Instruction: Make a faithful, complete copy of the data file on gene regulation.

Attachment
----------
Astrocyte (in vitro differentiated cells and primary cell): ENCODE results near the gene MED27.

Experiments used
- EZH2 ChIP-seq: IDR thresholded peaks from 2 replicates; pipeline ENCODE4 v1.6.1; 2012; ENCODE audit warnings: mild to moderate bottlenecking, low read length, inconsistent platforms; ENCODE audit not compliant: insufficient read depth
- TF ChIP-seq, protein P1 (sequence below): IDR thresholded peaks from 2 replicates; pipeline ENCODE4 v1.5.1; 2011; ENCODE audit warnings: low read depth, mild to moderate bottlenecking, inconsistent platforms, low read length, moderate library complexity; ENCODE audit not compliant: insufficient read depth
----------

Astrocyte (in vitro differentiated cells and primary cell): ENCODE results near the gene MED27.

Experiments used
- EZH2 ChIP-seq: IDR thresholded peaks from 2 replicates; pipeline ENCODE4 v1.6.1; 2012; ENCODE audit warnings: mild to moderate bottlenecking, low read length, inconsistent platforms; ENCODE audit not compliant: insufficient read depth
- TF ChIP-seq, protein P1 (sequence below): IDR thresholded peaks from 2 replicates; pipeline ENCODE4 v1.5.1; 2011; ENCODE audit warnings: low read depth, mild to moderate bottlenecking, inconsistent platforms, low read length, moderate library complexity; ENCODE audit not compliant: insufficient read depth